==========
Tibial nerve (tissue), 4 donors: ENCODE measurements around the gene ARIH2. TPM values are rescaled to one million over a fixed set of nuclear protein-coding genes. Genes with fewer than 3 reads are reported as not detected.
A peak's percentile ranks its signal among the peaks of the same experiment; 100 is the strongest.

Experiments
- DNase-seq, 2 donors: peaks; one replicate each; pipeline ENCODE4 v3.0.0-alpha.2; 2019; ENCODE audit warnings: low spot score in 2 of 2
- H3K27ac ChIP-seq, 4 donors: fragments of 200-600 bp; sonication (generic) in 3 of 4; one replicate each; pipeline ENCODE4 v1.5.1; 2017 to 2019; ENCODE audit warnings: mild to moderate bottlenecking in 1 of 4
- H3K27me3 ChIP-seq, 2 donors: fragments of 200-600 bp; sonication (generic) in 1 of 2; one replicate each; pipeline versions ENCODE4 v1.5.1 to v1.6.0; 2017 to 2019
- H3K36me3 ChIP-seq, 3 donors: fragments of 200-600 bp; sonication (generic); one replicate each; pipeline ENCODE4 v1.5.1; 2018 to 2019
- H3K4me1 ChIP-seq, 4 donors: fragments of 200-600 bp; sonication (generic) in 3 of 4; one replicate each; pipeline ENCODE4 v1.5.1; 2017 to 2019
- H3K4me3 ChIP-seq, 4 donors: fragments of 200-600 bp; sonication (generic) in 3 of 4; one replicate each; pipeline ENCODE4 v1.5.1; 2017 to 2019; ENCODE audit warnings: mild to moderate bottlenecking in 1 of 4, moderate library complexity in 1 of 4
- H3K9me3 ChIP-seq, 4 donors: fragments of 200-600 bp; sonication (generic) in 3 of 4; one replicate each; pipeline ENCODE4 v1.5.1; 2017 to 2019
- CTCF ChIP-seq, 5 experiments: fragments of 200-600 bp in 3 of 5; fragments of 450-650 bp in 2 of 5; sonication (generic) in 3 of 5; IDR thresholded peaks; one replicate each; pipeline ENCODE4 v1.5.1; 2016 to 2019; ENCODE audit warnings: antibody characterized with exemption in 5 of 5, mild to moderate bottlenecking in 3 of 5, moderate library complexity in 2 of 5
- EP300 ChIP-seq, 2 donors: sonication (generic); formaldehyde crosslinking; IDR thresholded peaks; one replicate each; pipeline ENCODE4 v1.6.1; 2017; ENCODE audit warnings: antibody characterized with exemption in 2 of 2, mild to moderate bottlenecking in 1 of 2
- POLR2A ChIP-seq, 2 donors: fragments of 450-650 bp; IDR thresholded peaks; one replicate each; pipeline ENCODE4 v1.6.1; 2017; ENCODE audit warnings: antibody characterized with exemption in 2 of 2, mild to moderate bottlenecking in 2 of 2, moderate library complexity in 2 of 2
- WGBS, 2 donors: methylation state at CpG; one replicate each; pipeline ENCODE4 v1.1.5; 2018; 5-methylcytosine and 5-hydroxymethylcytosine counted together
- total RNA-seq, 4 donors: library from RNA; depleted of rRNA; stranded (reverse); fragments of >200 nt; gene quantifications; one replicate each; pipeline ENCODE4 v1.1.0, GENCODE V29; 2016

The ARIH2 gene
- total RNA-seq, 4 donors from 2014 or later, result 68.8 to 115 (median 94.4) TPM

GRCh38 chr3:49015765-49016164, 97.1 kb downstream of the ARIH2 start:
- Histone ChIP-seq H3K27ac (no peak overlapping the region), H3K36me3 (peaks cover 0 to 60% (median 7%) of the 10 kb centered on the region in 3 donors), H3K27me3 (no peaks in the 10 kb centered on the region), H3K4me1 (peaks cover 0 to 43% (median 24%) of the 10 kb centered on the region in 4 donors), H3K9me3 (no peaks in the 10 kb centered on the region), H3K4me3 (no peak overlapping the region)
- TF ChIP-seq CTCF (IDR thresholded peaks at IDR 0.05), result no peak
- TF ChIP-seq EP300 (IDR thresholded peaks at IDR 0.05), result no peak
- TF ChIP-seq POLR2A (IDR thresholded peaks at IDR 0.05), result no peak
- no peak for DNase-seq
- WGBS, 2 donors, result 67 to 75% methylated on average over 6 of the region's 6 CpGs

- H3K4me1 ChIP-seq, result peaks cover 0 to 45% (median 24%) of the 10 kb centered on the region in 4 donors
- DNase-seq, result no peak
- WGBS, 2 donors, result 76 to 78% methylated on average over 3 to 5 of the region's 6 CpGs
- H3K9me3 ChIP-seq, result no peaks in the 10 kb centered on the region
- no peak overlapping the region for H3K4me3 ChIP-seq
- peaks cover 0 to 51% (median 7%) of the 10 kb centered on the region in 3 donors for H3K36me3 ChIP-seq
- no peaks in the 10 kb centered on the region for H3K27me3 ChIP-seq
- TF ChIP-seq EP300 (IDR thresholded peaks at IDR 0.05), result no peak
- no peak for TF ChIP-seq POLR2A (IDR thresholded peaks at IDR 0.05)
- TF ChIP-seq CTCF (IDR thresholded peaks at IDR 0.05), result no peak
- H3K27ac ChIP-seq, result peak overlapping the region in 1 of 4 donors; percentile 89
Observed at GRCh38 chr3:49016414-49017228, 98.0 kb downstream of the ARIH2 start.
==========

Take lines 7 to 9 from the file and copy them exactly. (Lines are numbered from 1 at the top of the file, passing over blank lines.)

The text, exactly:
- H3K36me3 ChIP-seq, 3 donors: fragments of 200-600 bp; sonication (generic); one replicate each; pipeline ENCODE4 v1.5.1; 2018 to 2019
- H3K4me1 ChIP-seq, 4 donors: fragments of 200-600 bp; sonication (generic) in 3 of 4; one replicate each; pipeline ENCODE4 v1.5.1; 2017 to 2019
- H3K4me3 ChIP-seq, 4 donors: fragments of 200-600 bp; sonication (generic) in 3 of 4; one replicate each; pipeline ENCODE4 v1.5.1; 2017 to 2019; ENCODE audit warnings: mild to moderate bottlenecking in 1 of 4, moderate library complexity in 1 of 4